Adopting a minority baby can be a rewarding yet challenging experience.

How to Adopt a Minority Baby

by Amber Keefer

When you're adopting, it can take years before an infant becomes available for placement, particularly for parents looking to adopt a Caucasian newborn. But for parents open to adopting a child from another race, the wait is often much shorter. The number of black, Hispanic, Asian and biracial children available for adoption is greater than the number of families waiting to adopt them, according to Raymond W. Godwin, an attorney in South Carolina who handles trans-racial adoptions.

Consider what you have to offer a child from another race or ethnic group. Evaluate your motives to determine if you are certain that a trans-racial adoption is right for you and your family. You will need a support system of family and friends who are open to and supportive of trans-racial adoption. In addition, Child Welfare Information Gateway points out that it's important to surround yourself and your adopted child with strong role models from his own racial group.

Contact an attorney who specializes in adoption law in your state. Adoption can be a confusing and time-consuming process so it's best to have someone with experience guide you through the process. If you are interested in trans-racial adoption, an attorney often can refer you to a public or private adoption service agency that offers programs for adopting minority children.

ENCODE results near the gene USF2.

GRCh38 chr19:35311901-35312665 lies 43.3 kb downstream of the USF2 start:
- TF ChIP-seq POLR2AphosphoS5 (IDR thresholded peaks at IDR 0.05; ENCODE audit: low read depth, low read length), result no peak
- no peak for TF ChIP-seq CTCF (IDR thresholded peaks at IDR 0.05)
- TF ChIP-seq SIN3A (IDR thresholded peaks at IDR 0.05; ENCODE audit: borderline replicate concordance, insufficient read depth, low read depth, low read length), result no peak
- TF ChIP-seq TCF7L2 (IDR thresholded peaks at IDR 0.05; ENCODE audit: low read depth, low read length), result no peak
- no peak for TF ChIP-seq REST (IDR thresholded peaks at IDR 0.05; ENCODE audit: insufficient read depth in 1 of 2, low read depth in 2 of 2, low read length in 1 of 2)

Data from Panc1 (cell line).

Attend agency orientations to learn more about how the adoption process works. The American Pregnancy Associations suggests attending orientation sessions offered by more than one agency. Like any other service, it’s important to compare adoption agencies before choosing one. Ask each agency how many minority children it has placed with adoptive families.

Start the evaluation and approval process by completing and submitting an application. Agree to a criminal background check. You will need to provide financial and medical information in addition to giving employer and personal references as part of the background check.

Discuss with the social worker assigned to your case the reasons why you want you are interested in trans-racial adoption. The social worker will develop an adoptive family profile by asking you questions about what you feel you have to offer a child, particularly whether you can provide a loving, nurturing and safe home environment. You must show that you can help a minority child develop a sense of identity by exposing her to the values, history and cultural customs and traditions related to her ethnicity and race.

Complete a home study. A social worker will visit your home several times during the initial process to determine your eligibility as an adoptive parent. Once you receive approval to adopt and the agency finds a match, it will place a child in your home.

Submit an adoption application to the court. Adoption laws vary by state. Generally, a child must reside with you in your home for a specified period of time before the court will accept your application to adopt. A social worker will monitor the placement.

Wait to receive notice of the adoption hearing. The social workers involved in your adoption case will submit their reports to the court before you are granted legal custody of the child and the adoption is finalized.

About the Author

Amber Keefer has more than 25 years of experience working in the fields of human services and health care administration. Writing professionally since 1997, she has written articles covering business and finance, health, fitness, parenting and senior living issues for both print and online publications. Keefer holds a B.A. from Bloomsburg University of Pennsylvania and an M.B.A. in health care management from Baker College.

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